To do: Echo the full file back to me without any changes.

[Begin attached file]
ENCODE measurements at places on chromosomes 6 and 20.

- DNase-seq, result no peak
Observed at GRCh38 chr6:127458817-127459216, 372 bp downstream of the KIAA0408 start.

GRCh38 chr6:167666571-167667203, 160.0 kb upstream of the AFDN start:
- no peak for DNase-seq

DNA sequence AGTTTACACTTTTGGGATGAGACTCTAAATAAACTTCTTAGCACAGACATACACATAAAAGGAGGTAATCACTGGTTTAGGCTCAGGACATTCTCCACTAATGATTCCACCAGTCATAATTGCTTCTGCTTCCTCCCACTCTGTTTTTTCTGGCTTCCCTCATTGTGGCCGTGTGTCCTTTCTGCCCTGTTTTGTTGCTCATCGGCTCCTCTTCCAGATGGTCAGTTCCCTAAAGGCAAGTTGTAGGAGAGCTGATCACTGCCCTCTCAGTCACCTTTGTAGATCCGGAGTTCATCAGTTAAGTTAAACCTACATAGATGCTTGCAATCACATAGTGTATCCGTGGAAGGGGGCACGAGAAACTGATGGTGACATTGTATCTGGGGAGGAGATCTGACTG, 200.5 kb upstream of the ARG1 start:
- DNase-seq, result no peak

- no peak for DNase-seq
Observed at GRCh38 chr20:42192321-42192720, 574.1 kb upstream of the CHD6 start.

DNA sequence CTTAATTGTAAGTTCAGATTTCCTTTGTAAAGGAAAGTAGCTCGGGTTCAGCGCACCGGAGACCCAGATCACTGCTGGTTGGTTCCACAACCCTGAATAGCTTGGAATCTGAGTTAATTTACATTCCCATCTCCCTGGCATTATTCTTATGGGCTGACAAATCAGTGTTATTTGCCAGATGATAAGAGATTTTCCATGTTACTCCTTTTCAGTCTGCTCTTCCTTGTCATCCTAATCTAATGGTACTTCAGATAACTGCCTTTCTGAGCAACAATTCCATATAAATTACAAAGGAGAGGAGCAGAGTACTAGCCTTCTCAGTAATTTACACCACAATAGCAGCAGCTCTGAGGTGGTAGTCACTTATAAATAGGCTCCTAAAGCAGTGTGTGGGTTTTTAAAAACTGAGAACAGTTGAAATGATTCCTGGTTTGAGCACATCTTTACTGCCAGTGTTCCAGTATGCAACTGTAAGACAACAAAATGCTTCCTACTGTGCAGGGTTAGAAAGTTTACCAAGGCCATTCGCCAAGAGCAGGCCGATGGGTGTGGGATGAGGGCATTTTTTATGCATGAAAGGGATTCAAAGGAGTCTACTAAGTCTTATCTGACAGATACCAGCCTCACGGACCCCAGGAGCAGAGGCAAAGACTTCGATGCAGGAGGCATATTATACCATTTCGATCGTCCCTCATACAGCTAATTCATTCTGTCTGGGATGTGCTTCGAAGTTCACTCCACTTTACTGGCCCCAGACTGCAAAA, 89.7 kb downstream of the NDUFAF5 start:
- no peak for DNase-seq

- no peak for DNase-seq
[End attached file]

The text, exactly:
ENCODE measurements at places on chromosomes 6 and 20.

- DNase-seq, result no peak
Observed at GRCh38 chr6:127458817-127459216, 372 bp downstream of the KIAA0408 start.

GRCh38 chr6:167666571-167667203, 160.0 kb upstream of the AFDN start:
- no peak for DNase-seq

DNA sequence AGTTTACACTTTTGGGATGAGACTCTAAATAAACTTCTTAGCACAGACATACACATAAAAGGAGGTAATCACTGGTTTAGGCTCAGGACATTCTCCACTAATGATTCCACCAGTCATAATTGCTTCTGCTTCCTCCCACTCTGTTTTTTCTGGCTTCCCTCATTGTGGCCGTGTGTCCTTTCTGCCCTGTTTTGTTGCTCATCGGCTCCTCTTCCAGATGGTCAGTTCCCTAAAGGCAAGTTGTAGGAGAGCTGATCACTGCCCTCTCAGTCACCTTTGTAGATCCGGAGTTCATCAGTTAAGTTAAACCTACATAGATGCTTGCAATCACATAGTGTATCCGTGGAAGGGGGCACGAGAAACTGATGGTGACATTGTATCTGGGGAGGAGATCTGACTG, 200.5 kb upstream of the ARG1 start:
- DNase-seq, result no peak

- no peak for DNase-seq
Observed at GRCh38 chr20:42192321-42192720, 574.1 kb upstream of the CHD6 start.

DNA sequence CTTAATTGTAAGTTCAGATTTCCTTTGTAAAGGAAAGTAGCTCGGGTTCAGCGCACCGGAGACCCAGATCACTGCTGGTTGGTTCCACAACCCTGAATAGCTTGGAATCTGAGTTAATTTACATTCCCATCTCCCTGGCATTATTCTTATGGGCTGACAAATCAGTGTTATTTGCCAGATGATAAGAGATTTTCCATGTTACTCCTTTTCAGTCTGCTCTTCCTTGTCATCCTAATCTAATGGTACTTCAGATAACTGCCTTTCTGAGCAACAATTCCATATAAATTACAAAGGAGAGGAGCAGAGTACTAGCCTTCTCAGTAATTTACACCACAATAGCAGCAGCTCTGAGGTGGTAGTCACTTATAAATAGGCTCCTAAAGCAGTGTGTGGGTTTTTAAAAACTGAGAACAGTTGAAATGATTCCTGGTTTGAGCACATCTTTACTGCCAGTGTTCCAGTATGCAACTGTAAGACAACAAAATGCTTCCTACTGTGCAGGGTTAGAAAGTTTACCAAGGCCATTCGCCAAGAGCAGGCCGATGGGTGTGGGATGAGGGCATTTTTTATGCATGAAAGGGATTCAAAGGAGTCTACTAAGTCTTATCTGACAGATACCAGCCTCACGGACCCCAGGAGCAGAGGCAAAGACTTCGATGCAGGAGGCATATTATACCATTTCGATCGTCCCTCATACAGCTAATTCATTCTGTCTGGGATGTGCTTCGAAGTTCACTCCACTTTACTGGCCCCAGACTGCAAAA, 89.7 kb downstream of the NDUFAF5 start:
- no peak for DNase-seq

- no peak for DNase-seq